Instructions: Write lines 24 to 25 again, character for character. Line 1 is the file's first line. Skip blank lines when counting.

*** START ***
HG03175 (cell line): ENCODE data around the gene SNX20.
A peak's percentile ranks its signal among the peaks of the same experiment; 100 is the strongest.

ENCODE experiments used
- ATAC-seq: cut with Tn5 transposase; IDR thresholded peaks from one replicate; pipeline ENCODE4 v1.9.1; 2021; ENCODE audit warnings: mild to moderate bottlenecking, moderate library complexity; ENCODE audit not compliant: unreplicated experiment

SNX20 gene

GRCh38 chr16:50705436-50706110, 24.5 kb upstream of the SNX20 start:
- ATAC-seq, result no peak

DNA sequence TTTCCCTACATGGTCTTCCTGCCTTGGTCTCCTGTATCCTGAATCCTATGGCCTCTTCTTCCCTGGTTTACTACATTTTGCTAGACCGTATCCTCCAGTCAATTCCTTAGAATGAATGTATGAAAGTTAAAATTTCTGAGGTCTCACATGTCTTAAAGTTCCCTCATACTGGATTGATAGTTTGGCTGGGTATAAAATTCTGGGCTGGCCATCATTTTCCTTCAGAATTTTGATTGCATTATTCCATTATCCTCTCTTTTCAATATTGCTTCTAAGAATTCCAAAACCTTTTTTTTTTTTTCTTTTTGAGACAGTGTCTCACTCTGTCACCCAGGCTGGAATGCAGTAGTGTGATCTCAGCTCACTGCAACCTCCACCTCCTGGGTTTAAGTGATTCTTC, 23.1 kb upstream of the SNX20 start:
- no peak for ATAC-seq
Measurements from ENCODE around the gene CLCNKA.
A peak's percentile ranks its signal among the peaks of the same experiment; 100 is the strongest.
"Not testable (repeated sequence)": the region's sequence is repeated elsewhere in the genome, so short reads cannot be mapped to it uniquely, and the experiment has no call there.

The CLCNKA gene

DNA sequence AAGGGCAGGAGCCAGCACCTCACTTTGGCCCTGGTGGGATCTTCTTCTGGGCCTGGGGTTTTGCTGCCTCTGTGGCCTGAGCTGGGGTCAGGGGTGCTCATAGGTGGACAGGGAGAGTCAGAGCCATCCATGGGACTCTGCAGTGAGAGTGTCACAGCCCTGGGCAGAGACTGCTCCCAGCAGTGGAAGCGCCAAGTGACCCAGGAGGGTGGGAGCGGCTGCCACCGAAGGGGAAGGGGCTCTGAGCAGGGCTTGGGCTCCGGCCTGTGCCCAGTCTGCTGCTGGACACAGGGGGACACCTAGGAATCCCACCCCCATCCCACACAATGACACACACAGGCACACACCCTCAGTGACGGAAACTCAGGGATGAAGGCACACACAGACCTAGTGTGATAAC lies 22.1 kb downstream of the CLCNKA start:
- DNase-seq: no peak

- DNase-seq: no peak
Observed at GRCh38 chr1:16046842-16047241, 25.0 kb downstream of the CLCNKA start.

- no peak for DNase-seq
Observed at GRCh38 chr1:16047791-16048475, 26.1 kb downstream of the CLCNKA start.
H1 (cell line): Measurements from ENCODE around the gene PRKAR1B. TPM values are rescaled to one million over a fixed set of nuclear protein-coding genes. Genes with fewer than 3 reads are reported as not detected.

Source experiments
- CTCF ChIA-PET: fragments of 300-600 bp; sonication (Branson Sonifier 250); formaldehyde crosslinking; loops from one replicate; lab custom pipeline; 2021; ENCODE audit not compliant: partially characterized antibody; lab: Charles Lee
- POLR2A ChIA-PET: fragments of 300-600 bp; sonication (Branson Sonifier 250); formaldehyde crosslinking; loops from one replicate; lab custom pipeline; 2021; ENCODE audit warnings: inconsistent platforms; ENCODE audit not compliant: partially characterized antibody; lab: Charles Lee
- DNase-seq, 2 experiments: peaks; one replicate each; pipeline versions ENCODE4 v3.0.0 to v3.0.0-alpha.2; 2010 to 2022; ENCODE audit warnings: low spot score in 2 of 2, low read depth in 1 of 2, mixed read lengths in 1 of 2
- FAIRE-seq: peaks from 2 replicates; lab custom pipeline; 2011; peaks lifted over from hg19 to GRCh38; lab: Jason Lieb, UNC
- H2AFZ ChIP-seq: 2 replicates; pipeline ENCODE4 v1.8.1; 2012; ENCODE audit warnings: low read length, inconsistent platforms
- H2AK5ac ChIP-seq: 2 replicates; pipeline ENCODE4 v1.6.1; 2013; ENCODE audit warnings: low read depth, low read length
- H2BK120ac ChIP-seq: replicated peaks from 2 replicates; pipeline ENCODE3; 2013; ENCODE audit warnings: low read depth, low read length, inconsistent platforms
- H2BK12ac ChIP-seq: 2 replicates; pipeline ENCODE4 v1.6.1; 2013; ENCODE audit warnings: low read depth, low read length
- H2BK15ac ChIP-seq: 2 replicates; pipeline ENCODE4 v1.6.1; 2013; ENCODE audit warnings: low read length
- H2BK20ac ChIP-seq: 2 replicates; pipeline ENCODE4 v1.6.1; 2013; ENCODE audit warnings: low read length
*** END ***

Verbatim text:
- DNase-seq, 2 experiments: peaks; one replicate each; pipeline versions ENCODE4 v3.0.0 to v3.0.0-alpha.2; 2010 to 2022; ENCODE audit warnings: low spot score in 2 of 2, low read depth in 1 of 2, mixed read lengths in 1 of 2
- FAIRE-seq: peaks from 2 replicates; lab custom pipeline; 2011; peaks lifted over from hg19 to GRCh38; lab: Jason Lieb, UNC